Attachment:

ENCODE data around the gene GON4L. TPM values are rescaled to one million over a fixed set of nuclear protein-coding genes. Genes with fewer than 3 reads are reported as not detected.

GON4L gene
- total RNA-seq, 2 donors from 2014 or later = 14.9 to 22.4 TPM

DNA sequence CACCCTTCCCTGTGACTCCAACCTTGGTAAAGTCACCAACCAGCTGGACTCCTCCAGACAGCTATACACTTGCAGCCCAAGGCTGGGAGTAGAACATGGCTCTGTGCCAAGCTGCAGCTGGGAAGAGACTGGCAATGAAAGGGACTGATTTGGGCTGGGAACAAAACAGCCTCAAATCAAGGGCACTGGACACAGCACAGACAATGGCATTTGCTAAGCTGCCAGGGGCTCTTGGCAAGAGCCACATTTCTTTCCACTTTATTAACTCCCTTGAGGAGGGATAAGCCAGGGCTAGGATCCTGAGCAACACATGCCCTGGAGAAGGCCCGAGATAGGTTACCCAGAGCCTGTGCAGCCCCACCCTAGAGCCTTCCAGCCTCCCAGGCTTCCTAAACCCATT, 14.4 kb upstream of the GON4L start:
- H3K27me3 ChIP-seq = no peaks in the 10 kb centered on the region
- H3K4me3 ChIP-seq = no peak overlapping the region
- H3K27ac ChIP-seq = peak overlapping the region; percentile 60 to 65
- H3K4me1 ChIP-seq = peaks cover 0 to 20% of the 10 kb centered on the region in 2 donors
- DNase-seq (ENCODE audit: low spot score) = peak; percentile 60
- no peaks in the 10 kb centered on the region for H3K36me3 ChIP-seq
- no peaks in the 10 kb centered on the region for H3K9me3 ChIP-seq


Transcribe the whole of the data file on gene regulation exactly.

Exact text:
ENCODE data around the gene GON4L. TPM values are rescaled to one million over a fixed set of nuclear protein-coding genes. Genes with fewer than 3 reads are reported as not detected.

GON4L gene
- total RNA-seq, 2 donors from 2014 or later = 14.9 to 22.4 TPM

DNA sequence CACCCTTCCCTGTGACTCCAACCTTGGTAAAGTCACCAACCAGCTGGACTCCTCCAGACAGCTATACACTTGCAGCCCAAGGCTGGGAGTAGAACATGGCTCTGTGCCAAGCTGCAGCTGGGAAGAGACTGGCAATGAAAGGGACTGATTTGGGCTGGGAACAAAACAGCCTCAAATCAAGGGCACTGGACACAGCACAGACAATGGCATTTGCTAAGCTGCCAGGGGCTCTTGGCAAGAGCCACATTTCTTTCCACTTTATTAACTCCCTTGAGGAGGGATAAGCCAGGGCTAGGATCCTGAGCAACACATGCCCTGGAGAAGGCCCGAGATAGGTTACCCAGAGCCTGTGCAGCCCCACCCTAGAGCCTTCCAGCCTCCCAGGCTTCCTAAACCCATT, 14.4 kb upstream of the GON4L start:
- H3K27me3 ChIP-seq = no peaks in the 10 kb centered on the region
- H3K4me3 ChIP-seq = no peak overlapping the region
- H3K27ac ChIP-seq = peak overlapping the region; percentile 60 to 65
- H3K4me1 ChIP-seq = peaks cover 0 to 20% of the 10 kb centered on the region in 2 donors
- DNase-seq (ENCODE audit: low spot score) = peak; percentile 60
- no peaks in the 10 kb centered on the region for H3K36me3 ChIP-seq
- no peaks in the 10 kb centered on the region for H3K9me3 ChIP-seq